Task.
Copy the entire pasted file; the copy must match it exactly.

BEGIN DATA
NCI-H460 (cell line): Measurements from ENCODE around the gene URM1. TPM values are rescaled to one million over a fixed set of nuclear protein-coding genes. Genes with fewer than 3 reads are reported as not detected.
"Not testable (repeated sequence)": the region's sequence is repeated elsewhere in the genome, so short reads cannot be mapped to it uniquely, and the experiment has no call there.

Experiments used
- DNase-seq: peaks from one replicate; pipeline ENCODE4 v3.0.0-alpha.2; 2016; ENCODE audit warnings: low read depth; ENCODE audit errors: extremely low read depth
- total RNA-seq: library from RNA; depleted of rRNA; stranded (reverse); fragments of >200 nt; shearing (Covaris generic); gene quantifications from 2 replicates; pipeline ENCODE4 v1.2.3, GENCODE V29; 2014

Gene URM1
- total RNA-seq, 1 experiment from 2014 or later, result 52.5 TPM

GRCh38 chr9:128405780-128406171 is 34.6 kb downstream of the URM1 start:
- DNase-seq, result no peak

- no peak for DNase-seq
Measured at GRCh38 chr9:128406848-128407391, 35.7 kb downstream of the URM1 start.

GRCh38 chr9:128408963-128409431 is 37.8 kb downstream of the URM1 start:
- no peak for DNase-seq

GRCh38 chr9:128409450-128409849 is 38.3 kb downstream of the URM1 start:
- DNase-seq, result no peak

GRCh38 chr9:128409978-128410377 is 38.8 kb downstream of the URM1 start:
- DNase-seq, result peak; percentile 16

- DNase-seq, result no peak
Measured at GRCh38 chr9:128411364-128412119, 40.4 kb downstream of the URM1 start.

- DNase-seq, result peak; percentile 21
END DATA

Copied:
NCI-H460 (cell line): Measurements from ENCODE around the gene URM1. TPM values are rescaled to one million over a fixed set of nuclear protein-coding genes. Genes with fewer than 3 reads are reported as not detected.
"Not testable (repeated sequence)": the region's sequence is repeated elsewhere in the genome, so short reads cannot be mapped to it uniquely, and the experiment has no call there.

Experiments used
- DNase-seq: peaks from one replicate; pipeline ENCODE4 v3.0.0-alpha.2; 2016; ENCODE audit warnings: low read depth; ENCODE audit errors: extremely low read depth
- total RNA-seq: library from RNA; depleted of rRNA; stranded (reverse); fragments of >200 nt; shearing (Covaris generic); gene quantifications from 2 replicates; pipeline ENCODE4 v1.2.3, GENCODE V29; 2014

Gene URM1
- total RNA-seq, 1 experiment from 2014 or later, result 52.5 TPM

GRCh38 chr9:128405780-128406171 is 34.6 kb downstream of the URM1 start:
- DNase-seq, result no peak

- no peak for DNase-seq
Measured at GRCh38 chr9:128406848-128407391, 35.7 kb downstream of the URM1 start.

GRCh38 chr9:128408963-128409431 is 37.8 kb downstream of the URM1 start:
- no peak for DNase-seq

GRCh38 chr9:128409450-128409849 is 38.3 kb downstream of the URM1 start:
- DNase-seq, result no peak

GRCh38 chr9:128409978-128410377 is 38.8 kb downstream of the URM1 start:
- DNase-seq, result peak; percentile 16

- DNase-seq, result no peak
Measured at GRCh38 chr9:128411364-128412119, 40.4 kb downstream of the URM1 start.

- DNase-seq, result peak; percentile 21